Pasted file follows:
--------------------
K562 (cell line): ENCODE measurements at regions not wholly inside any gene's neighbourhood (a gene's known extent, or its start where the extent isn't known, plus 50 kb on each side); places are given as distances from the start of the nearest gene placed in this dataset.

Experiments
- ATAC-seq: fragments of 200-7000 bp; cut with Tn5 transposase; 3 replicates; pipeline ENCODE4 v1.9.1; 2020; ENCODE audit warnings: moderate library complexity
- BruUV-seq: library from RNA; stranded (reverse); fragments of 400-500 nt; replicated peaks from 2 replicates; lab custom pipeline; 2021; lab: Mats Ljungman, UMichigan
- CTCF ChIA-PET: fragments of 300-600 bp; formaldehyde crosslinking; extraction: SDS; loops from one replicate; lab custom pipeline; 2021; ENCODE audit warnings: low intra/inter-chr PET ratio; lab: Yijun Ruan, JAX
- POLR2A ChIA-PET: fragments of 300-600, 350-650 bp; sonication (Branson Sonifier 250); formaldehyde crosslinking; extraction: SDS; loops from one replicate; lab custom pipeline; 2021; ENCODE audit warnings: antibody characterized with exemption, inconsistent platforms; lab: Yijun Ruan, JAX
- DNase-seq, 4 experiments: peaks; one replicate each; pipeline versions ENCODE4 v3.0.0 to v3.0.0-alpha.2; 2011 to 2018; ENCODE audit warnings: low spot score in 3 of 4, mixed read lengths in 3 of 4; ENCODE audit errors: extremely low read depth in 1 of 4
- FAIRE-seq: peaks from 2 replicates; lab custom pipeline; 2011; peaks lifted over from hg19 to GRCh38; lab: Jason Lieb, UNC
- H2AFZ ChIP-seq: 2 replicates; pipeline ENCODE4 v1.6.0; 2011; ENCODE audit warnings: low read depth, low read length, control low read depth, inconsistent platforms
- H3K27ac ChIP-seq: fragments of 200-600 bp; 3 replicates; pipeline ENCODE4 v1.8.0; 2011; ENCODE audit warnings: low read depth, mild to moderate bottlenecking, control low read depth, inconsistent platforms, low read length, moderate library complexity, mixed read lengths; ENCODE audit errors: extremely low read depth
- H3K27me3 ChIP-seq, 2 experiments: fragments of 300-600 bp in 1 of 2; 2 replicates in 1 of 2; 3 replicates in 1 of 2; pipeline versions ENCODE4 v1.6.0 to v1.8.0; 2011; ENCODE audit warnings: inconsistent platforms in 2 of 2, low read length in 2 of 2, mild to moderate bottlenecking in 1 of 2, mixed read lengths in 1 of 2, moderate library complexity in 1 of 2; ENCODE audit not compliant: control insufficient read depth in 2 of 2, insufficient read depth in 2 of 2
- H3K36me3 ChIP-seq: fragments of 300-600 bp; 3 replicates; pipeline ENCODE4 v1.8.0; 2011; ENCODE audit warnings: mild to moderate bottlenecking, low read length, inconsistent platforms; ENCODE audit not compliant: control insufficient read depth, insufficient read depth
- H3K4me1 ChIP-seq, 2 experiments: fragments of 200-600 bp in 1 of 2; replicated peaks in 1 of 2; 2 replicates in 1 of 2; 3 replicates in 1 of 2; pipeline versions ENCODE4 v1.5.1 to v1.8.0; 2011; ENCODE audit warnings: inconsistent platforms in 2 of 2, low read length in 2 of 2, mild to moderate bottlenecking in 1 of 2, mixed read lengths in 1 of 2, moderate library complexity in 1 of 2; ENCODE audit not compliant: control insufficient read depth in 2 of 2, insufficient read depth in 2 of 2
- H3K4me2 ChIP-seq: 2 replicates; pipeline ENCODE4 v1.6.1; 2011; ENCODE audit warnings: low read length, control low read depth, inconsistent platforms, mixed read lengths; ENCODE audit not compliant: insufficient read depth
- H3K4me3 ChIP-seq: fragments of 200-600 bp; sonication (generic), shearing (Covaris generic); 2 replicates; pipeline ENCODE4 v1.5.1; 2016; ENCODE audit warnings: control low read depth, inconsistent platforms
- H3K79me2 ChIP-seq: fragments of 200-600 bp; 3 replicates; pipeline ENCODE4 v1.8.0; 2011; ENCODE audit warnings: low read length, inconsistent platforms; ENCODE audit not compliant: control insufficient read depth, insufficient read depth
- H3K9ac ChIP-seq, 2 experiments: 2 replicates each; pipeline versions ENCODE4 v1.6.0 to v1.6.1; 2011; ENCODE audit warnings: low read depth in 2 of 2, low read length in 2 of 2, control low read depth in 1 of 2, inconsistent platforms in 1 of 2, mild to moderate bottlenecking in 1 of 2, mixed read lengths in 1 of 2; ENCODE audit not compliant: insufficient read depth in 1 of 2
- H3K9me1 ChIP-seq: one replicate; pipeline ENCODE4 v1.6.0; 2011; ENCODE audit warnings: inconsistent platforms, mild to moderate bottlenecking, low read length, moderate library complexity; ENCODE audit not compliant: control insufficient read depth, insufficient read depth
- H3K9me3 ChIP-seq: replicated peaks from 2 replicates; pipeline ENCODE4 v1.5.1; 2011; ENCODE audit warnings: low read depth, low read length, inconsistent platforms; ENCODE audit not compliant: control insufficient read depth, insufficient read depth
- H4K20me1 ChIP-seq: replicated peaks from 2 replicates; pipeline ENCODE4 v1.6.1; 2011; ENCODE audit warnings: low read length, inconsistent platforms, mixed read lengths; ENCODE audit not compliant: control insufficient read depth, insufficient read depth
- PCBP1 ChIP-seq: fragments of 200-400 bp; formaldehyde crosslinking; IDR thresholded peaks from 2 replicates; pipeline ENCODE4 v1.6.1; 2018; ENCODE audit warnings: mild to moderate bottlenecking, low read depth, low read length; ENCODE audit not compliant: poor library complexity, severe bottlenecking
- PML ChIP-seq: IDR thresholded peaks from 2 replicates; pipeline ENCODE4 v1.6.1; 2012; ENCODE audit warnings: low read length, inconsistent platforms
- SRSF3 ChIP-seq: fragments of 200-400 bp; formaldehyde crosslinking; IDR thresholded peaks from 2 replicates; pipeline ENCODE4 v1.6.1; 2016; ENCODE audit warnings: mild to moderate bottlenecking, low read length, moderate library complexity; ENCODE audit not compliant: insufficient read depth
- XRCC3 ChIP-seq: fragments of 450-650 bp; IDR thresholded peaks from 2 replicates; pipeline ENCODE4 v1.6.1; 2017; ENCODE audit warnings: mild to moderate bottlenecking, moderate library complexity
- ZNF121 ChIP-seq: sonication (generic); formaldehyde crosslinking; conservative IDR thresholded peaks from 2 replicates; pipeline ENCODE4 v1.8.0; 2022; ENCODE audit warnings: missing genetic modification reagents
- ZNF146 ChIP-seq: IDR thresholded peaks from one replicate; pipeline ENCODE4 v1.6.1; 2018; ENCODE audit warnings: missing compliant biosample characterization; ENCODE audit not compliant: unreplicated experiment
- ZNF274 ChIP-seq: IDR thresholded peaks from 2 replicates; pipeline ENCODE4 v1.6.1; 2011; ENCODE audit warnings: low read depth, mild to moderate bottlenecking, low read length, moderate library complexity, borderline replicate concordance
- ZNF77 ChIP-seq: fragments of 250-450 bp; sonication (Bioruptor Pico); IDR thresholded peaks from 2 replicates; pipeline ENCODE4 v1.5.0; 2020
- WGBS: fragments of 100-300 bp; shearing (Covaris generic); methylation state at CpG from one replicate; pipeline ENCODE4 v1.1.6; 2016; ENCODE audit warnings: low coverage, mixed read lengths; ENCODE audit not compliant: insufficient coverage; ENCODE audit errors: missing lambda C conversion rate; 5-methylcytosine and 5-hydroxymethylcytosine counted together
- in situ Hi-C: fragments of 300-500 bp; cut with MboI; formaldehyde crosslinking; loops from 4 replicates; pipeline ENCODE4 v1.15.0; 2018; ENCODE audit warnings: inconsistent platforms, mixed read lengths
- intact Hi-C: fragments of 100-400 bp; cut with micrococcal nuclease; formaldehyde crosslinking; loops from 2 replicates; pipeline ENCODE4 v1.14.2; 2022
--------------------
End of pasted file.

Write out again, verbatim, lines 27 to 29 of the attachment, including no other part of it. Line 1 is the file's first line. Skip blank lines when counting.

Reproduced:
- ZNF274 ChIP-seq: IDR thresholded peaks from 2 replicates; pipeline ENCODE4 v1.6.1; 2011; ENCODE audit warnings: low read depth, mild to moderate bottlenecking, low read length, moderate library complexity, borderline replicate concordance
- ZNF77 ChIP-seq: fragments of 250-450 bp; sonication (Bioruptor Pico); IDR thresholded peaks from 2 replicates; pipeline ENCODE4 v1.5.0; 2020
- WGBS: fragments of 100-300 bp; shearing (Covaris generic); methylation state at CpG from one replicate; pipeline ENCODE4 v1.1.6; 2016; ENCODE audit warnings: low coverage, mixed read lengths; ENCODE audit not compliant: insufficient coverage; ENCODE audit errors: missing lambda C conversion rate; 5-methylcytosine and 5-hydroxymethylcytosine counted together